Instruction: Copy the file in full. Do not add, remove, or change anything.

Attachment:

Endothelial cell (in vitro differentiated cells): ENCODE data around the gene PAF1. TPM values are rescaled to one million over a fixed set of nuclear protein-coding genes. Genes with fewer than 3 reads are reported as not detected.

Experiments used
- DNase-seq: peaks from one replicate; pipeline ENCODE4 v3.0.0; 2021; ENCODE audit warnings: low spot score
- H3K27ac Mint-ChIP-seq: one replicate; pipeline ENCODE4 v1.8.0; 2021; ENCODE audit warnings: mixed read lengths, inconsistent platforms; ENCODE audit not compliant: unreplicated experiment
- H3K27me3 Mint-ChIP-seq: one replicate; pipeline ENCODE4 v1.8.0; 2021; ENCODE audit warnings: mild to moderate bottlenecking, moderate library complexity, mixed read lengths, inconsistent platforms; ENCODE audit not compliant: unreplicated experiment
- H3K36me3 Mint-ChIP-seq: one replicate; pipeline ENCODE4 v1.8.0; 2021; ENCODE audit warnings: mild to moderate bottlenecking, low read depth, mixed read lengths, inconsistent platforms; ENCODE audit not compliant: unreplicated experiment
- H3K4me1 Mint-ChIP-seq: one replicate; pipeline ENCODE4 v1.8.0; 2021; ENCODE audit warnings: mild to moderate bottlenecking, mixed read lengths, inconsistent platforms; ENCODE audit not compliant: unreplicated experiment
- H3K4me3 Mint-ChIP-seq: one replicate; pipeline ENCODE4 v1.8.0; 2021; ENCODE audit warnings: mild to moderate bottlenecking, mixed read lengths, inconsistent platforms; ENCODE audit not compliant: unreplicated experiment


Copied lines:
Endothelial cell (in vitro differentiated cells): ENCODE data around the gene PAF1. TPM values are rescaled to one million over a fixed set of nuclear protein-coding genes. Genes with fewer than 3 reads are reported as not detected.

Experiments used
- DNase-seq: peaks from one replicate; pipeline ENCODE4 v3.0.0; 2021; ENCODE audit warnings: low spot score
- H3K27ac Mint-ChIP-seq: one replicate; pipeline ENCODE4 v1.8.0; 2021; ENCODE audit warnings: mixed read lengths, inconsistent platforms; ENCODE audit not compliant: unreplicated experiment
- H3K27me3 Mint-ChIP-seq: one replicate; pipeline ENCODE4 v1.8.0; 2021; ENCODE audit warnings: mild to moderate bottlenecking, moderate library complexity, mixed read lengths, inconsistent platforms; ENCODE audit not compliant: unreplicated experiment
- H3K36me3 Mint-ChIP-seq: one replicate; pipeline ENCODE4 v1.8.0; 2021; ENCODE audit warnings: mild to moderate bottlenecking, low read depth, mixed read lengths, inconsistent platforms; ENCODE audit not compliant: unreplicated experiment
- H3K4me1 Mint-ChIP-seq: one replicate; pipeline ENCODE4 v1.8.0; 2021; ENCODE audit warnings: mild to moderate bottlenecking, mixed read lengths, inconsistent platforms; ENCODE audit not compliant: unreplicated experiment
- H3K4me3 Mint-ChIP-seq: one replicate; pipeline ENCODE4 v1.8.0; 2021; ENCODE audit warnings: mild to moderate bottlenecking, mixed read lengths, inconsistent platforms; ENCODE audit not compliant: unreplicated experiment